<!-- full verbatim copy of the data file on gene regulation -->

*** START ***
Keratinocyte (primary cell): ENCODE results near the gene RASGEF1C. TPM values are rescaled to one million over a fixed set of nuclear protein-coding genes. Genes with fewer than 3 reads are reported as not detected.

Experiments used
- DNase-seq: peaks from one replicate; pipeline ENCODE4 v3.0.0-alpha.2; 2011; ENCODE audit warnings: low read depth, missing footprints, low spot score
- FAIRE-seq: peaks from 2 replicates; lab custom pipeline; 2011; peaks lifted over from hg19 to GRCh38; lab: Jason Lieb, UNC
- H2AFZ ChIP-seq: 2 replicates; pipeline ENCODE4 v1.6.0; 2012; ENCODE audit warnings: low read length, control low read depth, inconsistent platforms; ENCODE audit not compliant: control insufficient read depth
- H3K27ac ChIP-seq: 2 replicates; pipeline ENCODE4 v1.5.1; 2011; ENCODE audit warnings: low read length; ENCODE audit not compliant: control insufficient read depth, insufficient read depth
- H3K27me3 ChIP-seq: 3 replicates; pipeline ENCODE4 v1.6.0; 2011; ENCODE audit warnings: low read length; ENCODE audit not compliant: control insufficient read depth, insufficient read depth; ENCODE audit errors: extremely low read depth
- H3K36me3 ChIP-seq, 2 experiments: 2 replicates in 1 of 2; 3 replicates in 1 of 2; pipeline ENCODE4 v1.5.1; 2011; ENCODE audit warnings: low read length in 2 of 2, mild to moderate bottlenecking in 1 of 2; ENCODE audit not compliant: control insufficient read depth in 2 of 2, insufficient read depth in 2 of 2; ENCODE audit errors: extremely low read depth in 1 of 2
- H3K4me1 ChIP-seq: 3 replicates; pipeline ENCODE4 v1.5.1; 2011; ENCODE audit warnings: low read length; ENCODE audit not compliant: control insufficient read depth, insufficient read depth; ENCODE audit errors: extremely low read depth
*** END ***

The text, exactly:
Keratinocyte (primary cell): ENCODE results near the gene RASGEF1C. TPM values are rescaled to one million over a fixed set of nuclear protein-coding genes. Genes with fewer than 3 reads are reported as not detected.

Experiments used
- DNase-seq: peaks from one replicate; pipeline ENCODE4 v3.0.0-alpha.2; 2011; ENCODE audit warnings: low read depth, missing footprints, low spot score
- FAIRE-seq: peaks from 2 replicates; lab custom pipeline; 2011; peaks lifted over from hg19 to GRCh38; lab: Jason Lieb, UNC
- H2AFZ ChIP-seq: 2 replicates; pipeline ENCODE4 v1.6.0; 2012; ENCODE audit warnings: low read length, control low read depth, inconsistent platforms; ENCODE audit not compliant: control insufficient read depth
- H3K27ac ChIP-seq: 2 replicates; pipeline ENCODE4 v1.5.1; 2011; ENCODE audit warnings: low read length; ENCODE audit not compliant: control insufficient read depth, insufficient read depth
- H3K27me3 ChIP-seq: 3 replicates; pipeline ENCODE4 v1.6.0; 2011; ENCODE audit warnings: low read length; ENCODE audit not compliant: control insufficient read depth, insufficient read depth; ENCODE audit errors: extremely low read depth
- H3K36me3 ChIP-seq, 2 experiments: 2 replicates in 1 of 2; 3 replicates in 1 of 2; pipeline ENCODE4 v1.5.1; 2011; ENCODE audit warnings: low read length in 2 of 2, mild to moderate bottlenecking in 1 of 2; ENCODE audit not compliant: control insufficient read depth in 2 of 2, insufficient read depth in 2 of 2; ENCODE audit errors: extremely low read depth in 1 of 2
- H3K4me1 ChIP-seq: 3 replicates; pipeline ENCODE4 v1.5.1; 2011; ENCODE audit warnings: low read length; ENCODE audit not compliant: control insufficient read depth, insufficient read depth; ENCODE audit errors: extremely low read depth